It may be tempting to dismiss writers’ efforts to arrange and attend to word count displays as something extraneous to writing activity, or yet another digital distraction from the “real” task at hand. Some research into the role of word processing supports such a perspective. Richard Collier and Clifford Werrier (1995), for example, conclude their study by claiming: “Good writers are good writers, no matter how they write–their processes and their products are only minimally tied to the mode of text production, no matter what they say or feel about computers or about writing by hand” (as cited in Moran, 2003, p. 348). Yet Prior and Shipka’s research into writers’ processes shows us that we should not be so quick to dismiss what writers “say or feel” about their tools or processes. It may be that under the constrained conditions of a study that puts writers in an unfamiliar environment, provides the task and purpose for the writing, and sets time limits, writers produce texts that can be judged as of about the same quality regardless of their feelings or perceptions of their tools. Outside of those constrained conditions, literate activity, and the processes through which people write and engage with texts, cannot be captured in written artifacts alone.

Furthermore, it strikes us as curious that Collier and Werrier dismiss the rich qualitative data they recount when they make their claim that “good writers are good writers” regardless of their tools or feelings. They describe writers who, when forced to use pen and paper rather than computers, manifest their frustration through “audible grunts, groans, and curses” (p. 51), exhibited “resistance [that] … created emotional discomfort” (p. 52), and “crumpl[ed] paper” (p. 54). And yet they readily dismiss these affective responses to working with different tools, as if the only thing that matters is the quality of the final written product. Like Prior and Shipka, we hope to develop frameworks for understanding writers’ processes that incorporate not just evaluation of texts or moments of inscription, but also the sighs of exasperation, the compulsions to download and install numerous writing programs, and the enthusiasm exhibited when everything is arranged “just right.”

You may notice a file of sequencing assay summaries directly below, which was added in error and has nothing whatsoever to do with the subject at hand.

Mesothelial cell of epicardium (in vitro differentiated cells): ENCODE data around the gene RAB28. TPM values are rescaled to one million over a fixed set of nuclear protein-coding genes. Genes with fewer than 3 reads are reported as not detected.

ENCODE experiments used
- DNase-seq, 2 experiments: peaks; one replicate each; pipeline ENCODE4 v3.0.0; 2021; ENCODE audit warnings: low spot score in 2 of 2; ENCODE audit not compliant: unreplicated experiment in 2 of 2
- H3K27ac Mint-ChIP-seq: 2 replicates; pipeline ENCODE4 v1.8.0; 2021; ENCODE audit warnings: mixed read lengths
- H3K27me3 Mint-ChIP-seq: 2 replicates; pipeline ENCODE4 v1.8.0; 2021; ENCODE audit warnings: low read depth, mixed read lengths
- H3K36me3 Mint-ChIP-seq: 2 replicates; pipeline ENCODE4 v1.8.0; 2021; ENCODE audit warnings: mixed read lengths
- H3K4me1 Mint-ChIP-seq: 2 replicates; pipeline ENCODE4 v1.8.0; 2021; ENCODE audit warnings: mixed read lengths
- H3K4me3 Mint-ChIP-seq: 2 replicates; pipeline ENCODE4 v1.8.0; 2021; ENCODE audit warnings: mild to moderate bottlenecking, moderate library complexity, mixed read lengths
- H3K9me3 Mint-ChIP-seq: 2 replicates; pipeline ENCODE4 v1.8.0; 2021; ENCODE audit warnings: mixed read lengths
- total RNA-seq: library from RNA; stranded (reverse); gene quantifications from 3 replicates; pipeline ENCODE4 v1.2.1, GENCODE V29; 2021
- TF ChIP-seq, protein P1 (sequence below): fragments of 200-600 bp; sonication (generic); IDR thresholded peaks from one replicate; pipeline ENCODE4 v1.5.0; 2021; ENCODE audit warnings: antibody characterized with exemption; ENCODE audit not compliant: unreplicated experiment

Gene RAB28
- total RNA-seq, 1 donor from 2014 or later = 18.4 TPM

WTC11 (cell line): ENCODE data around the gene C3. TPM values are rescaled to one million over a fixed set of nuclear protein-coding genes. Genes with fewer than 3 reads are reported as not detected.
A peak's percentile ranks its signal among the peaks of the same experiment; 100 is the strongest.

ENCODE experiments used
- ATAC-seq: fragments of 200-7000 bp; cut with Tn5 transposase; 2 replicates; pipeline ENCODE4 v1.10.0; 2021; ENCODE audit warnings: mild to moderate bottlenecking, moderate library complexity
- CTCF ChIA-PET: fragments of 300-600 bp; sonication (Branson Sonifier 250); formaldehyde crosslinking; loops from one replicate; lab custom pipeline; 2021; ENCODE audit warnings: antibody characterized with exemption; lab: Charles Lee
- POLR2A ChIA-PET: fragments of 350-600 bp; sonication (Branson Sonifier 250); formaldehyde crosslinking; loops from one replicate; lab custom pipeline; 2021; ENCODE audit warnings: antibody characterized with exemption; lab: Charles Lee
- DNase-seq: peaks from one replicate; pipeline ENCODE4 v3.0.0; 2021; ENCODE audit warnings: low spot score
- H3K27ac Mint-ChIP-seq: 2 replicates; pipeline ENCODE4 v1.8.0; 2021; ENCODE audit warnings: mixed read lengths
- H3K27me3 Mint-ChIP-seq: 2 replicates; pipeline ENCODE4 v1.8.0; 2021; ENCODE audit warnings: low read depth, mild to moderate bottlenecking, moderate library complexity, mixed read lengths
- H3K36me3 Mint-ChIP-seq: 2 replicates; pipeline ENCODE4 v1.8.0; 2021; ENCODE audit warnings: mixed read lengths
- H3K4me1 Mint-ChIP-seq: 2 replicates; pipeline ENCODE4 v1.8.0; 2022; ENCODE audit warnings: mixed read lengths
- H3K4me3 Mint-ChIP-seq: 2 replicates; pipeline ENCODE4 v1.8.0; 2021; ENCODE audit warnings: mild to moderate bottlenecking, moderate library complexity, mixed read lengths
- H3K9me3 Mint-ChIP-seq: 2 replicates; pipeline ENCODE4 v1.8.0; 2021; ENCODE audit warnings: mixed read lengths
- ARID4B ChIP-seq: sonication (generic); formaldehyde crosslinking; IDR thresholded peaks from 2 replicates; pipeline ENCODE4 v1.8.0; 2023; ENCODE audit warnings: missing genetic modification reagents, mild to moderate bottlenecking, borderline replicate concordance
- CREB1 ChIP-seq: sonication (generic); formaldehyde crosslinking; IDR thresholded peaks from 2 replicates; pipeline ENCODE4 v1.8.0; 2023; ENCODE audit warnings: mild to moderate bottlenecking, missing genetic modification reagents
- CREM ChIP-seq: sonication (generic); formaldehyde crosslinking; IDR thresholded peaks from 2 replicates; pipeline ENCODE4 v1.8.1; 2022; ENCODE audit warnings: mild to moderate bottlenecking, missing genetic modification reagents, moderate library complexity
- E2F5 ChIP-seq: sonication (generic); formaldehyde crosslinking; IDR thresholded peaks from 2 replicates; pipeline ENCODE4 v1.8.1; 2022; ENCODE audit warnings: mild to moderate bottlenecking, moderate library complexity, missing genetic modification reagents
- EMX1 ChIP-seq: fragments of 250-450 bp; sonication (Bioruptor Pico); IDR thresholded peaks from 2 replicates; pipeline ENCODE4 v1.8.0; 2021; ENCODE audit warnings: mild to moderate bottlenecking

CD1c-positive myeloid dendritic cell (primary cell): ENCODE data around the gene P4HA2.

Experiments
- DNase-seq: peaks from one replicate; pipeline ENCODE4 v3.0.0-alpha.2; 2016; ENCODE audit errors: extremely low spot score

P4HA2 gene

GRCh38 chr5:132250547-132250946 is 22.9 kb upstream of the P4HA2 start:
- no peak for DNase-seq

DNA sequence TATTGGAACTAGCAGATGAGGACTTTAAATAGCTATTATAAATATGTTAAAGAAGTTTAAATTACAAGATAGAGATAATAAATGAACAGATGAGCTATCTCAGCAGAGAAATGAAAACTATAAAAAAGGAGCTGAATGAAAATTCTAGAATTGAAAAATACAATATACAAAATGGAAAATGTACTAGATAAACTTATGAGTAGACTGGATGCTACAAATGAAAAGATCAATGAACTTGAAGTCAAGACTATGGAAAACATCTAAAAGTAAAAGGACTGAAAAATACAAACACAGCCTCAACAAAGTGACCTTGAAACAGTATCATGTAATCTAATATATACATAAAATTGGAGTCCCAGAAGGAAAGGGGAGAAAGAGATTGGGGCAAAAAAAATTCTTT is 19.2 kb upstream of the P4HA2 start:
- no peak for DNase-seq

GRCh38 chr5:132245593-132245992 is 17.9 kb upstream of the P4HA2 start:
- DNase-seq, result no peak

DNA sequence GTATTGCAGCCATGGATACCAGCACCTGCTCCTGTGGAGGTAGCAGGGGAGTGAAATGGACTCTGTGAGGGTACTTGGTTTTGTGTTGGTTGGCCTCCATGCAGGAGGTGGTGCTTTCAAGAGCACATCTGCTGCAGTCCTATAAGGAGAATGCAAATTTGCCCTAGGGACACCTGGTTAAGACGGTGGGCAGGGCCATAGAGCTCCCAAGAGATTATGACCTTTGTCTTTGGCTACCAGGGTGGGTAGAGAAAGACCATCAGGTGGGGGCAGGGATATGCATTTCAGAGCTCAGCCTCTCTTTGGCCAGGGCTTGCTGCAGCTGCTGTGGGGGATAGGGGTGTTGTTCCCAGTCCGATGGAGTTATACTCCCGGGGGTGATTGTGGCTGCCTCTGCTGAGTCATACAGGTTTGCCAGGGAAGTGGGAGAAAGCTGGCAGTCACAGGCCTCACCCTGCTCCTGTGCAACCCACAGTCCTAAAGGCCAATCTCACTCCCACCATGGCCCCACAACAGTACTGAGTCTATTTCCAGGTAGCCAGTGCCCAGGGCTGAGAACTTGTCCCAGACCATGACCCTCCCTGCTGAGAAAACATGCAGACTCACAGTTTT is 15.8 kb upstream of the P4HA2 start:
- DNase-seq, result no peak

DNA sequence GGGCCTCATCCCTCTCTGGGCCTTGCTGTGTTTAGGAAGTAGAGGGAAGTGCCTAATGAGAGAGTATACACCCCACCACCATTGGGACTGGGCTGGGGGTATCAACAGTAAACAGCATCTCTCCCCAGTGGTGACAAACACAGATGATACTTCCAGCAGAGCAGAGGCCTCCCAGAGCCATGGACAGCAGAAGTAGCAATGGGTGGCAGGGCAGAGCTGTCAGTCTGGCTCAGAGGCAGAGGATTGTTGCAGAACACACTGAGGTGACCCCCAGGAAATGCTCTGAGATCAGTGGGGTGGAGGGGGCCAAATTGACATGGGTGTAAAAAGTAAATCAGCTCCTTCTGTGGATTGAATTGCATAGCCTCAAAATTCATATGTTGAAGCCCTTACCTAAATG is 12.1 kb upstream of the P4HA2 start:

In the sections that follow, we examine a variety of distraction-free writing programs and practices. First, we turn to the material design of these programs and the ideological assumptions built into them, exploring how writers engage with these interfaces and their ideologies to “focus” on writing without “distraction.” Then, we shift our attention to a small sample of bloggers who make use of distraction-free software while sometimes resisting that label to explore how writers represent the value of these tools and practices.